Multifocal IOL provides high-quality vision for patients

January 1, 2006

Chicago—The ReZoom multifocal IOL (AMO) provides excellent distance vision and useful near and intermediate vision to afford complete spectacle independence for 80% to 90% of patients with the lens implanted, said Michael C. Knorz, MD, at the Refractive Surgery Subspecialty Day Meeting sponsored by the International Society of Refractive Surgery of the American Academy of Ophthalmology.

Chicago-The ReZoom multifocal IOL (AMO) provides excellent distance vision and useful near and intermediate vision to afford complete spectacle independence for 80% to 90% of patients with the lens implanted, said Michael C. Knorz, MD, at the Refractive Surgery Subspecialty Day Meeting sponsored by the International Society of Refractive Surgery of the American Academy of Ophthalmology.

He presented results from a series of 12 cataract surgery patients who had the ReZoom IOL implanted bilaterally, and compared their outcomes with published data for two other multifocal IOLs-the AcrySof ReSTOR (Alcon Laboratories), the new multifocal IOL featuring apodized diffractive optics technology, and the Array multifocal lens (AMO). The ReZoom IOL was built on the Array platform and like the Array has a hydrophobic acrylic optic that is distant-dominant with a 3.5-D add. However, the ReZoom features an optimized multifocal surface (Balance View Optics) with five optical zones that optimize light distribution on the retina for varying lighting conditions and pupil sizes.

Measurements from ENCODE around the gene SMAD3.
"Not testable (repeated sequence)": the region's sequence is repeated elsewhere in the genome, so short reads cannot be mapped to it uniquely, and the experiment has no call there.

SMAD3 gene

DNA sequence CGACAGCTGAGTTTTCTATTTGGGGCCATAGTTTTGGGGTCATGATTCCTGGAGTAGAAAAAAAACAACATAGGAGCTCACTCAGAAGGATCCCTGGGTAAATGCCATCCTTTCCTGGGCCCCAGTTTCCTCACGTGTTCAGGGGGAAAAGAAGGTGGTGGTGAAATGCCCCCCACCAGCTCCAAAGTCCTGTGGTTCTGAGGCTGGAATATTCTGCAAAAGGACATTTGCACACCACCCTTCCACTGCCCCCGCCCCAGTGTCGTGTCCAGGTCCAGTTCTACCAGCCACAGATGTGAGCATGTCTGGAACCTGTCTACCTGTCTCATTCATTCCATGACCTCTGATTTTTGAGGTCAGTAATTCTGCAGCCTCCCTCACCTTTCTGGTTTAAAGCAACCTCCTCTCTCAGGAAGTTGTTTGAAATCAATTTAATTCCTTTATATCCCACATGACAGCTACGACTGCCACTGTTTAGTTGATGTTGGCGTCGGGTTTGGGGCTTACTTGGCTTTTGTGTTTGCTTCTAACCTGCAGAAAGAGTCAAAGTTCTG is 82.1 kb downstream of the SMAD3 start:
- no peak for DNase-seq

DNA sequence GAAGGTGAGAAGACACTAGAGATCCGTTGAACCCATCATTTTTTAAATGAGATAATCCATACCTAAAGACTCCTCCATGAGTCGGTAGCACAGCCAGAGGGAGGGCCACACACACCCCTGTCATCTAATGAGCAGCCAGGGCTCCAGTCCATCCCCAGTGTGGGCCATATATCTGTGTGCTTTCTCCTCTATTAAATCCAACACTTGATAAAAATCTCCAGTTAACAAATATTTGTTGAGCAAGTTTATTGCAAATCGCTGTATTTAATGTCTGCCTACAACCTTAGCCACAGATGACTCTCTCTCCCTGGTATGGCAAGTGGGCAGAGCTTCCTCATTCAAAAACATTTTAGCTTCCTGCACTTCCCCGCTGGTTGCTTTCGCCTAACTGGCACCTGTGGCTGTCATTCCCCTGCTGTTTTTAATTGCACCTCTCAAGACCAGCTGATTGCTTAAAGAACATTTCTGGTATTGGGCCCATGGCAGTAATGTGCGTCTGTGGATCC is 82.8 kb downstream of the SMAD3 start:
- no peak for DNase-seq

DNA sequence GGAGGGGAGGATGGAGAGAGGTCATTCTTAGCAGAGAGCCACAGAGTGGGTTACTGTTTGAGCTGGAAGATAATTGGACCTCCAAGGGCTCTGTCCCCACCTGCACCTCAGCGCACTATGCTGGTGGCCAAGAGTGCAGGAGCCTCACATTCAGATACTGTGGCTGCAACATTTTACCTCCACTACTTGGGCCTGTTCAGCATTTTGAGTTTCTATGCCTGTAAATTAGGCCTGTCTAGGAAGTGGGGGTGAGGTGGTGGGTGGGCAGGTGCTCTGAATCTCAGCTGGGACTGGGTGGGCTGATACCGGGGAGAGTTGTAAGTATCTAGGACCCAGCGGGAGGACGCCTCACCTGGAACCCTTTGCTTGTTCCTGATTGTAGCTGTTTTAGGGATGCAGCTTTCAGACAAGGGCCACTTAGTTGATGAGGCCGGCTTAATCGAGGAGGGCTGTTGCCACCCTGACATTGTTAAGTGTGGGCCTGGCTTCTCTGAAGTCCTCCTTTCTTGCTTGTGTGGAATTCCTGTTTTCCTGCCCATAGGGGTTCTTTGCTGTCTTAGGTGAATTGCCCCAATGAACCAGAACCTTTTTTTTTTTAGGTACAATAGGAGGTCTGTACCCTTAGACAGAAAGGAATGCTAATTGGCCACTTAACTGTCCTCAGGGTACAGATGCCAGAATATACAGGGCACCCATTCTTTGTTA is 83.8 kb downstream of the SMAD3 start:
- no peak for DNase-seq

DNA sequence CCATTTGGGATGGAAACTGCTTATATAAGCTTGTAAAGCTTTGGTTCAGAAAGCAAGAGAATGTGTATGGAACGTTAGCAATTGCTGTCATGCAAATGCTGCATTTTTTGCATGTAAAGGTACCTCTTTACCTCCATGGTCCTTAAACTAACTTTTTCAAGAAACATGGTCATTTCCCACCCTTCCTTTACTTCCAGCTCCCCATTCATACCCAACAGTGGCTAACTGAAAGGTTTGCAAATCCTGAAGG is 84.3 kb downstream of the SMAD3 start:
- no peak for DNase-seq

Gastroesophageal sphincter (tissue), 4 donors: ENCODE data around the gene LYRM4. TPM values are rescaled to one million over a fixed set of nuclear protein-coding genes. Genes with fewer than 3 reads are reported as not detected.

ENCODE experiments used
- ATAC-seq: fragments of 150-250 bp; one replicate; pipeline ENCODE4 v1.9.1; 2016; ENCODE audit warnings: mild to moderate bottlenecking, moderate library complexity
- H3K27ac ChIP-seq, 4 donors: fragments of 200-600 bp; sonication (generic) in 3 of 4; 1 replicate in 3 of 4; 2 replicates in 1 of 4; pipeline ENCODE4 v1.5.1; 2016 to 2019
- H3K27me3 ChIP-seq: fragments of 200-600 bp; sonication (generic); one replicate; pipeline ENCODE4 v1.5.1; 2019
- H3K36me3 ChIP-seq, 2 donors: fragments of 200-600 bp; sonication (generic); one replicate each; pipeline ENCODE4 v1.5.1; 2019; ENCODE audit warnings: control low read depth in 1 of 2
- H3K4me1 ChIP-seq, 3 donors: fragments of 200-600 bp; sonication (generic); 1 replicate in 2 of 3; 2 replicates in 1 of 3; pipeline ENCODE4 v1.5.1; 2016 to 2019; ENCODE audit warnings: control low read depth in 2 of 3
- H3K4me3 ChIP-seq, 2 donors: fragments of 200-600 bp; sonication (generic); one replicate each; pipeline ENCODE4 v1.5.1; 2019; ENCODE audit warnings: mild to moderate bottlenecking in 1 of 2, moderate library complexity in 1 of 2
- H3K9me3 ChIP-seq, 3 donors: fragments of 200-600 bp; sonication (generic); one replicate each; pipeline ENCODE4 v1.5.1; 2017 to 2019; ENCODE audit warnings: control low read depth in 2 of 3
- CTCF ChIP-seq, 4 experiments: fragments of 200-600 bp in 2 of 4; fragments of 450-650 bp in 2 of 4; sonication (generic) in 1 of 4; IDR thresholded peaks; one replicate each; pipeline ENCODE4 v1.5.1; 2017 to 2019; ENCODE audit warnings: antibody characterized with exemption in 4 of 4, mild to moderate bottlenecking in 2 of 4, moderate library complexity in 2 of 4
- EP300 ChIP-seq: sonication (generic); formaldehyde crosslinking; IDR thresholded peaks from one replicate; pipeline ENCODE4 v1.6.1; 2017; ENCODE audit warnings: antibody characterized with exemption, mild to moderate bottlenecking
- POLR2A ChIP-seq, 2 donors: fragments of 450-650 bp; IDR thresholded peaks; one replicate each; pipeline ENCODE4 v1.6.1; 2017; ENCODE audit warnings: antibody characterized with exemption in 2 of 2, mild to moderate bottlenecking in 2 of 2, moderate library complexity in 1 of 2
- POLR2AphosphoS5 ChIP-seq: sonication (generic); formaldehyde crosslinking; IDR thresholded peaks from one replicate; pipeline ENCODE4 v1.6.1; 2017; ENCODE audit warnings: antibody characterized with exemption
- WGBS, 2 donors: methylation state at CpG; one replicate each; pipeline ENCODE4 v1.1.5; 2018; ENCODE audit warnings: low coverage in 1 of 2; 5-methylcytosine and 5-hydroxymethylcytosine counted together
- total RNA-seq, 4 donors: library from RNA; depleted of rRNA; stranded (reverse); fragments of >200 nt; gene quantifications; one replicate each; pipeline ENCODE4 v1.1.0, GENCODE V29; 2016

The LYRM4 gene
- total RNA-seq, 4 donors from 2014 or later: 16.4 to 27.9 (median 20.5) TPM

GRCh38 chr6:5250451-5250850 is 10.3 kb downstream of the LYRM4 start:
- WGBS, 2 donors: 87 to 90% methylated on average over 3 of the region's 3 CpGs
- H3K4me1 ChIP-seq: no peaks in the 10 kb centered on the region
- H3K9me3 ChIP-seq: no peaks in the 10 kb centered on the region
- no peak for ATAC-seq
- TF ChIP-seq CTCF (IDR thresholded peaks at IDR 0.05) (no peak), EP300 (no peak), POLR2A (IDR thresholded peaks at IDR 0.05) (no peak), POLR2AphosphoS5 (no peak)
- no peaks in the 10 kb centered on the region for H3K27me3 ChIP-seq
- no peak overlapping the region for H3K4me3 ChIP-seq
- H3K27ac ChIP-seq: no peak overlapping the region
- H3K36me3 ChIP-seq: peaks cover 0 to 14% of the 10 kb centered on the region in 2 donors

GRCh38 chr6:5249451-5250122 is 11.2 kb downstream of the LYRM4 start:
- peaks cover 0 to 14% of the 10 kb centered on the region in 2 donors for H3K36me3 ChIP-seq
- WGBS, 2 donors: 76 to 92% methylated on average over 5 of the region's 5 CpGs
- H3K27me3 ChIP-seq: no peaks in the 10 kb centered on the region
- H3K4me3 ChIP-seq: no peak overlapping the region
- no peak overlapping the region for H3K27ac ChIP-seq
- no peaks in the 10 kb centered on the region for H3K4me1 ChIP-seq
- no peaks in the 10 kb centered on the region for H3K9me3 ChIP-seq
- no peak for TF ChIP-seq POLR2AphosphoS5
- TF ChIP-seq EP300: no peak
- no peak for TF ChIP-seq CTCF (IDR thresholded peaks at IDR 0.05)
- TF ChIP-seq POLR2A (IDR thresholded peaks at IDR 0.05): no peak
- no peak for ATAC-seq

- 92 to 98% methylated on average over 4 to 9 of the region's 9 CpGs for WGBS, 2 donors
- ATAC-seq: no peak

Excellent distance vision

"The findings of slightly better distance vision results with the ReZoom IOL and slightly better near acuity with the ReSTOR are consistent with the fact that the ReZoom IOL has a distance-dominant optic. However, with its optimized multifocal surface, the ReZoom affords high rates of spectacle independence for all distances. In a recently reported series, 93% of patients were spectacle-independent for distance, 93% for intermediate, and 81% for near," Dr. Knorz said.

Data on higher-order aberrations were obtained using the Zywave aberrometer (Bausch & Lomb Surgical) at a 6.0-mm pupil size. Compared with the ReSTOR IOL, the ReZoom was associated with slightly less total higher-order aberrations (0.75 versus 0.81 μm).

"However, there was a large range in both groups, and the numbers of patients studied are still too small to make any final conclusions," Dr. Knorz said.

Analysis of problems with halos at night in the patients with the ReZoom lens was investigated using Array data for comparison. Among patients with the ReZoom IOL implanted, the majority of patients who complained of halos at night rated them as only mild in severity (84%) while the rest considered them moderate (16%). In contrast, while 41% of patients with the Array IOL implanted considered problems with night halos mild, 41% rated them as moderate, and 10% felt the halos were severe.

"These data indicate the improved optical design of the ReZoom also leads to a clinically significant improvement in performance over the Array IOL," Dr. Knorz said.